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Die Auslegung der biblischen Verbote der Wahrsagerei, Beschwörung und Hellseherei in der Mishneh Torah Maimunis

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AbstractThe objective of the article is to present the overall picture of Maimonides’s views on magic. As the point of departure, three halakhot prohibiting various types of magical practices have been selected from Maimonides’s code of Law, the Mishne Tora. While the first two refer rather to the popular forms of folk magic and superstition, fortune telling and conjuring, the third prohibition addresses its learned form, astral magic, which in Maimonides’s opinion was the most vicious one. First of all, the article focuses on outlining the extent of diffusion of the above magical practices in the Jewish diaspora during Maimonides’s lifetime, to subsequently explore the epistemological grounds providing the basis for Maimonides's sweeping criticism of magic. Maimonides was convinced that the magical phenomena cannot be subsumed under the rubric of natural causality; they belong to the realm of chance and accident. Belief in the efficacious character of magical activities is actually a result of erroneous cognitive process, according to Maimonides. In principle, Maimonides’s epistemological analysis of the foundations of magical beliefs has much in common with the views voiced by modern positivist anthropology, for example that of Sir James George Frazer.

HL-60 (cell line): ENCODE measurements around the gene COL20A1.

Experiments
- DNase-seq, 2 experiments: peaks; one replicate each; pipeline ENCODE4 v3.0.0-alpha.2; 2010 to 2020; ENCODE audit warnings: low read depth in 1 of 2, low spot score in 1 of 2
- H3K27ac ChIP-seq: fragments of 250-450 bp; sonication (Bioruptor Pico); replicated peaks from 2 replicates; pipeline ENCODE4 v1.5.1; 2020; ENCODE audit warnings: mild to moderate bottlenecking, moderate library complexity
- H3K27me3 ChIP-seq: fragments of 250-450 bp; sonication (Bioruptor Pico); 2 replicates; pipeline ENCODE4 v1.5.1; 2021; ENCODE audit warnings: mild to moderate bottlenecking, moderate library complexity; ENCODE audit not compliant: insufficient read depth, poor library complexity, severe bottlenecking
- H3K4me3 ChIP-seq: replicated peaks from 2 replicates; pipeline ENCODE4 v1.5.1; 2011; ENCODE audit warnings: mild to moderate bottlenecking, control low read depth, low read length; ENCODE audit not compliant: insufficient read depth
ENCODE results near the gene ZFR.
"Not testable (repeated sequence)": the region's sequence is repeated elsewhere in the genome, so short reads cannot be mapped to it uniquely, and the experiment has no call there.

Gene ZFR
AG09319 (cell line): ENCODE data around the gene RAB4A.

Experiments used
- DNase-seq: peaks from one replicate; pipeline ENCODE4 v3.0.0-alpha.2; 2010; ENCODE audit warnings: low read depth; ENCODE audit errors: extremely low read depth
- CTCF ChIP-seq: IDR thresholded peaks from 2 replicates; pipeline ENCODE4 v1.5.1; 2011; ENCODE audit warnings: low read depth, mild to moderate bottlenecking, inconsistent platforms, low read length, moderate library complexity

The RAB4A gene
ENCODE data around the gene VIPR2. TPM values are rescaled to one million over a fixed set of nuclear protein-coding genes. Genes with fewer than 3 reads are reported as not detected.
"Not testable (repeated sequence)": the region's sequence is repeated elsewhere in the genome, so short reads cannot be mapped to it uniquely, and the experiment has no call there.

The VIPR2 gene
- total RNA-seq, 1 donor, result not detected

Affiliations: 1: Institute of Jewish Studies, The Hussite Theological Faculty, Charles University in Prague Czech Republic, Email:, URL:


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